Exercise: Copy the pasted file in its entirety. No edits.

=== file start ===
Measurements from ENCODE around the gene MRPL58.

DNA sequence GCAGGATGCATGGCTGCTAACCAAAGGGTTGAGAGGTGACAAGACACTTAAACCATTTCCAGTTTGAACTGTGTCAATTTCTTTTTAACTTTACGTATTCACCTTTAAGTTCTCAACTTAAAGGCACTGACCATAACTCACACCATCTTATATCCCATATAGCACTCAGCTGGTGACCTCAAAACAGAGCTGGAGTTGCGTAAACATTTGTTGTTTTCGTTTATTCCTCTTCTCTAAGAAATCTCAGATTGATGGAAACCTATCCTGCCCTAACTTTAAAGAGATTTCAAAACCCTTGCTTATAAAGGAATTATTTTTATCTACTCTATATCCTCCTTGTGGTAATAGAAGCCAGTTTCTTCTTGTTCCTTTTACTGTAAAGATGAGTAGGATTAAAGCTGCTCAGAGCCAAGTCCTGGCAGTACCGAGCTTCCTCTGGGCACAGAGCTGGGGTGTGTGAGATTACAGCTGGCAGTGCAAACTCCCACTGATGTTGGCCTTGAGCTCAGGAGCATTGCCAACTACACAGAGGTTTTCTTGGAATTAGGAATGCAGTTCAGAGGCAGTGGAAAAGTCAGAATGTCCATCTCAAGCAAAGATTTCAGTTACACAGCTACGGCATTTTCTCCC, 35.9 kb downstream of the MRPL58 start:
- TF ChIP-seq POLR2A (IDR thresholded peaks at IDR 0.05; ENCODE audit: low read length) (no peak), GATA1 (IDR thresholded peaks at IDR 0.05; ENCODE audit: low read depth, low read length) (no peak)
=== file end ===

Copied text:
Measurements from ENCODE around the gene MRPL58.

DNA sequence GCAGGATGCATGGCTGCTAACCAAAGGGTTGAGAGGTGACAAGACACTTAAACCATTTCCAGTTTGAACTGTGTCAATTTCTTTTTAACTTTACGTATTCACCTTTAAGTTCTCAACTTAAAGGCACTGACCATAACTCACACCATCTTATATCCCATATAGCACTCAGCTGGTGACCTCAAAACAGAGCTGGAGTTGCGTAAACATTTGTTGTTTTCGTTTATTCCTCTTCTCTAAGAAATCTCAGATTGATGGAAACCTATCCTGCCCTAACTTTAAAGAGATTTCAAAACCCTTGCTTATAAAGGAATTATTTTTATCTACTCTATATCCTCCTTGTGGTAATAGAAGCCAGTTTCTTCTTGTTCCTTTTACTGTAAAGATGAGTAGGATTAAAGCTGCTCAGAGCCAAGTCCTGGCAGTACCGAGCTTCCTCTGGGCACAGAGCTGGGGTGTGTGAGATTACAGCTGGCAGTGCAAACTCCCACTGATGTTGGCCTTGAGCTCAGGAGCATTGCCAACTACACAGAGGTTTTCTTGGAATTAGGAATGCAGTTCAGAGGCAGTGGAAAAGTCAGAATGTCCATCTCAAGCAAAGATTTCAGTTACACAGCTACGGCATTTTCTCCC, 35.9 kb downstream of the MRPL58 start:
- TF ChIP-seq POLR2A (IDR thresholded peaks at IDR 0.05; ENCODE audit: low read length) (no peak), GATA1 (IDR thresholded peaks at IDR 0.05; ENCODE audit: low read depth, low read length) (no peak)